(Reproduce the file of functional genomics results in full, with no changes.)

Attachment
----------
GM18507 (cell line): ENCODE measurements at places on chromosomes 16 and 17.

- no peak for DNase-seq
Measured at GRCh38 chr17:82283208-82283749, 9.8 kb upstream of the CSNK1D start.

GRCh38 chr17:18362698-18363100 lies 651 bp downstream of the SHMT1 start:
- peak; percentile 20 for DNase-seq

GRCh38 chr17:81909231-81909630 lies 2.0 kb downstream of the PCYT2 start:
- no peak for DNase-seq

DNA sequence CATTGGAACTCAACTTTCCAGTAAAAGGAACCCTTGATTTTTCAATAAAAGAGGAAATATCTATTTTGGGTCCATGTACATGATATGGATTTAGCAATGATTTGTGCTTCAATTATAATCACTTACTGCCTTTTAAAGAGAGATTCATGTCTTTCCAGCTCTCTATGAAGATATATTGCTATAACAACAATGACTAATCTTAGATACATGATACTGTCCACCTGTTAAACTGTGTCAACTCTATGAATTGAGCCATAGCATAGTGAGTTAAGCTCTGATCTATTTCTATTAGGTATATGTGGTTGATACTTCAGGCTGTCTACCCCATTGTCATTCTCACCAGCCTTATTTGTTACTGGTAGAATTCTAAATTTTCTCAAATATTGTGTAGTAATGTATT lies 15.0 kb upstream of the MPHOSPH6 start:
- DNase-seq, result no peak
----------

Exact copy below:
GM18507 (cell line): ENCODE measurements at places on chromosomes 16 and 17.

- no peak for DNase-seq
Measured at GRCh38 chr17:82283208-82283749, 9.8 kb upstream of the CSNK1D start.

GRCh38 chr17:18362698-18363100 lies 651 bp downstream of the SHMT1 start:
- peak; percentile 20 for DNase-seq

GRCh38 chr17:81909231-81909630 lies 2.0 kb downstream of the PCYT2 start:
- no peak for DNase-seq

DNA sequence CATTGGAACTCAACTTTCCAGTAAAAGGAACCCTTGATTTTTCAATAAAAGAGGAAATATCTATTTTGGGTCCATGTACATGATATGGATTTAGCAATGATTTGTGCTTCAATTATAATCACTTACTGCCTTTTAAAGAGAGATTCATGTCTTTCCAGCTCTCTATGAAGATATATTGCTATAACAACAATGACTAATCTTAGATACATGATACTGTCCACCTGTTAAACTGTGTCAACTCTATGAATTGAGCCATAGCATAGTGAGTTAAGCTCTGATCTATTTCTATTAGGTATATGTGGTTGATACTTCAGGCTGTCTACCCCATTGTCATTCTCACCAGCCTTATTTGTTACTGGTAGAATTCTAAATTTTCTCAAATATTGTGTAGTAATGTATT lies 15.0 kb upstream of the MPHOSPH6 start:
- DNase-seq, result no peak